Wyke had plenty of time to reflect over the past nine months, before making his return to the delight and relief of his family.

He said: “I couldn’t even tell you how many times I’ve been to Liverpool Heart and Chest Hospital, but they’ve been amazing with me. I’ve had five or six procedures, the defibrillator was fitted, so it was a tough time, mentally and physically.

Charlie Wyke in action for Wigan

“Rob Cooper from Liverpool Hospital is not only my cardiologist; he’s also like a good friend now. We have a special bond. I consider him family, we talk every day. It comforts me to know keep an eye on me.

“I wake up every morning and send my heart rates to Rob, which is kind of crazy. The first thing I do every day is turn on Bluetooth and wait for the readings to upload. I then downloads them through the app.

“Coming back on the pitch made me feel better physically and mentally. It’s been the toughest battle I’ve ever had and I found an inner strength I didn’t know I had.

“A lot of people have said that I’m mentally the strongest person they know, but I don’t see it that way – I just know I had no other choice.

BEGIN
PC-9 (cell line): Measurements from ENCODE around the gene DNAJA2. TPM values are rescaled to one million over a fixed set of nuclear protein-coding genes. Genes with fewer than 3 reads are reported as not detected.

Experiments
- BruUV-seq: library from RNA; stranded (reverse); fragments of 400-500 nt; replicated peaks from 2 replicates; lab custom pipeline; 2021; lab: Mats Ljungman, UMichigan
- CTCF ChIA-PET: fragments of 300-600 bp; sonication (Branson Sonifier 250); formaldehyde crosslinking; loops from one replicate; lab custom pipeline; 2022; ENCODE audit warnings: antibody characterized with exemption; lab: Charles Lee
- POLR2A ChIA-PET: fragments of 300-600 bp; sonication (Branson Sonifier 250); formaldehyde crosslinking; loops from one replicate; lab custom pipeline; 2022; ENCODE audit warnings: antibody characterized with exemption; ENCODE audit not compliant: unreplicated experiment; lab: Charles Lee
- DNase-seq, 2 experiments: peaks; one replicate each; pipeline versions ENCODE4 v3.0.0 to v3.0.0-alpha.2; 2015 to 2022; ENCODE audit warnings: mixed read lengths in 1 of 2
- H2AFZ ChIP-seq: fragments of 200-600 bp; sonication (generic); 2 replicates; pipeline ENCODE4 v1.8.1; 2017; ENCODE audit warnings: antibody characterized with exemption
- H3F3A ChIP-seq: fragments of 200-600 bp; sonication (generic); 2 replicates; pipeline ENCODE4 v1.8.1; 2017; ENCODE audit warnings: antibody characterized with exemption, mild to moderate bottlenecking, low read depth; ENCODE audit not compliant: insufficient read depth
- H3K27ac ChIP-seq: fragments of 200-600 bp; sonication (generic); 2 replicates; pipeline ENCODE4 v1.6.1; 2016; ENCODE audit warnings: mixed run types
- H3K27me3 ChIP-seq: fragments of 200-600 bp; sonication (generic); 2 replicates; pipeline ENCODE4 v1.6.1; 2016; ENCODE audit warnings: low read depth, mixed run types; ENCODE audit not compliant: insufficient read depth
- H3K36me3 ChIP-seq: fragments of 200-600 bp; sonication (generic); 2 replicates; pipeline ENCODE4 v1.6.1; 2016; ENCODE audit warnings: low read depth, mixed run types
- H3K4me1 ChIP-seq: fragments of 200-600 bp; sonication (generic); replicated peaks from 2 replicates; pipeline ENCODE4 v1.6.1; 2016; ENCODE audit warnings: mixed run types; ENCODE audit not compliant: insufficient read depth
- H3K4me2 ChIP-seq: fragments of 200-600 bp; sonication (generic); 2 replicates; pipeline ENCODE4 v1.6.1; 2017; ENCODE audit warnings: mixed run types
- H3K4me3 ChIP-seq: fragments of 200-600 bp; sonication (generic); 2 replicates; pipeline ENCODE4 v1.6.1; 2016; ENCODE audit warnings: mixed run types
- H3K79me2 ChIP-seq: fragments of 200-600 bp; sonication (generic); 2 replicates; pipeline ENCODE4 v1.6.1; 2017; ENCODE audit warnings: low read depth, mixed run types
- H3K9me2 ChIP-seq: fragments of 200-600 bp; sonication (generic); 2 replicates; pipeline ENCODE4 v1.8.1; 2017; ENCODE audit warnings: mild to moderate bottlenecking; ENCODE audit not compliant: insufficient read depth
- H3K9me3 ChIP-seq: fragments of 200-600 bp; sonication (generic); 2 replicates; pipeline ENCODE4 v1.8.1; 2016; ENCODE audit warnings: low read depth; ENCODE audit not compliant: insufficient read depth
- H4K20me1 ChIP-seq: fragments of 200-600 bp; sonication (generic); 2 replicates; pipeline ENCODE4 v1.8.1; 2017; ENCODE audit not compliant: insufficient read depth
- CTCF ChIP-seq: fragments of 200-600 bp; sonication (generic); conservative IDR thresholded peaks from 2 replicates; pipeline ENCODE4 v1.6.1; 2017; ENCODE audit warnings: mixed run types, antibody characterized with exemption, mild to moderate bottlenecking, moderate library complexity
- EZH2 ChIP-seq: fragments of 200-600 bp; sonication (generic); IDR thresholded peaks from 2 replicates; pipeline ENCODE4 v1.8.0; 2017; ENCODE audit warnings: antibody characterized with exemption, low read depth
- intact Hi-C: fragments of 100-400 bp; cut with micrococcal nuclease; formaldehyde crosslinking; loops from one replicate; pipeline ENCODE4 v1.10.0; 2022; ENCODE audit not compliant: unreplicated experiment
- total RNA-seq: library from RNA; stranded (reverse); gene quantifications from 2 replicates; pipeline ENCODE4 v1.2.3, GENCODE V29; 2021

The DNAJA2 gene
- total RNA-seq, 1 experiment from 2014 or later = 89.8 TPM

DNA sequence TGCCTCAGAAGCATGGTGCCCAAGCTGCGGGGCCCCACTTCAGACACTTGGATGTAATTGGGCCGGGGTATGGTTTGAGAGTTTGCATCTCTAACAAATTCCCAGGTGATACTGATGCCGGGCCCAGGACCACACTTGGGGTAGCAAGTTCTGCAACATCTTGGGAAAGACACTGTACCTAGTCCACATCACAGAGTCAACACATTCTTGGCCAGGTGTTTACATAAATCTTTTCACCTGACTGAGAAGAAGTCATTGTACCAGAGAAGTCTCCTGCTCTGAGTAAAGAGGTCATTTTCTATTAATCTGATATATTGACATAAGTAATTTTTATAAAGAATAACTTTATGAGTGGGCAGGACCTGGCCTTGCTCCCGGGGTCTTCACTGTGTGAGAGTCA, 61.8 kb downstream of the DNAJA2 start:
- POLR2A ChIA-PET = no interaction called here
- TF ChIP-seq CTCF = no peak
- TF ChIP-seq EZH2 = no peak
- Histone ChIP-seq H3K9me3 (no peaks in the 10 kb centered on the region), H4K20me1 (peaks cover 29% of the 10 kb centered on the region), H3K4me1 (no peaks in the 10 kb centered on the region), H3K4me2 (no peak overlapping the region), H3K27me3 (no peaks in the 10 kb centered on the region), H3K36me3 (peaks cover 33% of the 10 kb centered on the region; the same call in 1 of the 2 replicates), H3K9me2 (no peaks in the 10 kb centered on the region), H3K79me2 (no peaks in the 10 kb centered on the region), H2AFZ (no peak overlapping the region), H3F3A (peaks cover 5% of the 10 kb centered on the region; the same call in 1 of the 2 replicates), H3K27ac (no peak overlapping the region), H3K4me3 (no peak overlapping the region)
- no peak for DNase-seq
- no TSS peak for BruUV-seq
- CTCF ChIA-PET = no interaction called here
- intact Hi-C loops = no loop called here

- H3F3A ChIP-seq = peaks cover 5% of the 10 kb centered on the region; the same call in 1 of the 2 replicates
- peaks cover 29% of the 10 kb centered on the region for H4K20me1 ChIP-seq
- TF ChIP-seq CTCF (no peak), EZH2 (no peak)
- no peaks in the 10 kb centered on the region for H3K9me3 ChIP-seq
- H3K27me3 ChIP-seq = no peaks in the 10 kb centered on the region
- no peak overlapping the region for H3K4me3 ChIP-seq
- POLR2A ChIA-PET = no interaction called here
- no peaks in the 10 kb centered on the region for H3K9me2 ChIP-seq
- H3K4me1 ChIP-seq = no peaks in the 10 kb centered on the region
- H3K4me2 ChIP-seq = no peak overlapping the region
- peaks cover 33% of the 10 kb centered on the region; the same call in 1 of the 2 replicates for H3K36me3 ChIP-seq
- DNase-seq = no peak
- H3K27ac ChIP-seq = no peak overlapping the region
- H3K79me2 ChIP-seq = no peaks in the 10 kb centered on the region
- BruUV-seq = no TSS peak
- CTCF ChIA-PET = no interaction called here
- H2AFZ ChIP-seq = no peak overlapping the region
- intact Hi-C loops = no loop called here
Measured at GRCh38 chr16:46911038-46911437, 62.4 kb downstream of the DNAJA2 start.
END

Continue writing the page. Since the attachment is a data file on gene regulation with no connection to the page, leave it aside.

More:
“My family was in the crowd to see my comeback last weekend and I think it’s the first time my dad has cried. The doctor was there, he was crying too.

“The Wigan fans have been amazing to me so I wanted to come back for them too. It was a very emotional moment, and something I will remember for the rest of my life. I want to thank the manager, the doctor, and the club.”

What would be Wyke’s message to those not trained in CPR?

“Make an effort to get through the training – you never know what to expect. My episode was completely out of the blue. If the manager hadn’t been trained and the doctor wasn’t there then I wouldn’t be not here today. I am very grateful to be truly alive, as crazy as it is for me to say.

Lance B. Holton